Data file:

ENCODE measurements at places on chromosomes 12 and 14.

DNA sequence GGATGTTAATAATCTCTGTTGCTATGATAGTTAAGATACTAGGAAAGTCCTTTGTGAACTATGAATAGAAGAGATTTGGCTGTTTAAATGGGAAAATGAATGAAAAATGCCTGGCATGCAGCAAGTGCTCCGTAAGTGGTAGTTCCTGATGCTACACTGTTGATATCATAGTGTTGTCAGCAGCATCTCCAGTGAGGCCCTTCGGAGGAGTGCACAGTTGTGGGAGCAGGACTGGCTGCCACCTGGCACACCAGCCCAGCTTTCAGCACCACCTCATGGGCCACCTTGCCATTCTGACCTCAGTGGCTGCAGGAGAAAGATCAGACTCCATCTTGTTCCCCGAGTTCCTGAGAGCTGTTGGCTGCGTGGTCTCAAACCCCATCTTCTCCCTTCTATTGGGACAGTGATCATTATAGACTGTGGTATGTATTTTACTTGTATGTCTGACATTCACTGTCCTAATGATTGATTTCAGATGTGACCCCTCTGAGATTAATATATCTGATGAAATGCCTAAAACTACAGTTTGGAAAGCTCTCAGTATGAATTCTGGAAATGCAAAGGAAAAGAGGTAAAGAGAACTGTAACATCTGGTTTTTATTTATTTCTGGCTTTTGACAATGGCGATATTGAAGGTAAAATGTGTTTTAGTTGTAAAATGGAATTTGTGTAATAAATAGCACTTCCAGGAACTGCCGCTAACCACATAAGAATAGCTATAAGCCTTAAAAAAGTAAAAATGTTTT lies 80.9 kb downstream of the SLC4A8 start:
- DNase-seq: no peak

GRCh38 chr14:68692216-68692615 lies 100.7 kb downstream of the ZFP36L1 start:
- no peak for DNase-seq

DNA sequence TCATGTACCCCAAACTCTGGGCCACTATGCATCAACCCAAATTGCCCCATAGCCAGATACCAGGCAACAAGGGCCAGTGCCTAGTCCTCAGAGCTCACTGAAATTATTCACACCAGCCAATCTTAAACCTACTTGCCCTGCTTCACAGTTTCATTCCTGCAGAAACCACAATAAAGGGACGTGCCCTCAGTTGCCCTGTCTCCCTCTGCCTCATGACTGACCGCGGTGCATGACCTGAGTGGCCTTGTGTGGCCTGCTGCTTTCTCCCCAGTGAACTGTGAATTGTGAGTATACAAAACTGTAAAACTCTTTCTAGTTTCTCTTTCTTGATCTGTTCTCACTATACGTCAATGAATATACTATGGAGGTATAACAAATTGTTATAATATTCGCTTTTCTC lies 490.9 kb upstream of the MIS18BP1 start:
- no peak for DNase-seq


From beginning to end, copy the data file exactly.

ENCODE measurements at places on chromosomes 12 and 14.

DNA sequence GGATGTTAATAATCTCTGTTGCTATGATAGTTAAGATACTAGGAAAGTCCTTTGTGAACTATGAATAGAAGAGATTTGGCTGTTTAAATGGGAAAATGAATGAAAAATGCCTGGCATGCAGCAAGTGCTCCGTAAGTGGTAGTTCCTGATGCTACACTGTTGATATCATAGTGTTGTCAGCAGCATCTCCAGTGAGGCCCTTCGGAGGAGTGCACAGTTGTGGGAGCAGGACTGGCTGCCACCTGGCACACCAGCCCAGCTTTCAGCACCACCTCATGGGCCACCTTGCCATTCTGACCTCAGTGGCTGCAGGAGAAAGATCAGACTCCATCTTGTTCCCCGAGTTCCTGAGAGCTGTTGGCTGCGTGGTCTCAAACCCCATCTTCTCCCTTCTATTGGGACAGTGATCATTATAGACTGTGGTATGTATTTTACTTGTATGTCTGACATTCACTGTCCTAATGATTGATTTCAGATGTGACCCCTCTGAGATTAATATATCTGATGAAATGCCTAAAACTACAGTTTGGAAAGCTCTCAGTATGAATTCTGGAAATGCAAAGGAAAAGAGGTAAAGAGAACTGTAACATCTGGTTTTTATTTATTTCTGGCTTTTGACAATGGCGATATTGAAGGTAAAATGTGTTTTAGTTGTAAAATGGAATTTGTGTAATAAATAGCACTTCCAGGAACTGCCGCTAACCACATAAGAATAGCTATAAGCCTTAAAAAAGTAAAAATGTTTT lies 80.9 kb downstream of the SLC4A8 start:
- DNase-seq: no peak

GRCh38 chr14:68692216-68692615 lies 100.7 kb downstream of the ZFP36L1 start:
- no peak for DNase-seq

DNA sequence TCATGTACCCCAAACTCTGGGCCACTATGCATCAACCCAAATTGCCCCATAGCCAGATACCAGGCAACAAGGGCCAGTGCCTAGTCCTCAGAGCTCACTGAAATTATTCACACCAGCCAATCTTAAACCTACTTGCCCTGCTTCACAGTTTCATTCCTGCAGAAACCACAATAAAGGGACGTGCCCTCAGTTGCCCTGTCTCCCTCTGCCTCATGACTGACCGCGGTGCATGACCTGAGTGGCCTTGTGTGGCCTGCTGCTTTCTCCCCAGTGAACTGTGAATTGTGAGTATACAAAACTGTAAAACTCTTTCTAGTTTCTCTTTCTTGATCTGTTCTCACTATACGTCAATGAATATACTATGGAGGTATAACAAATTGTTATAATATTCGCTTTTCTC lies 490.9 kb upstream of the MIS18BP1 start:
- no peak for DNase-seq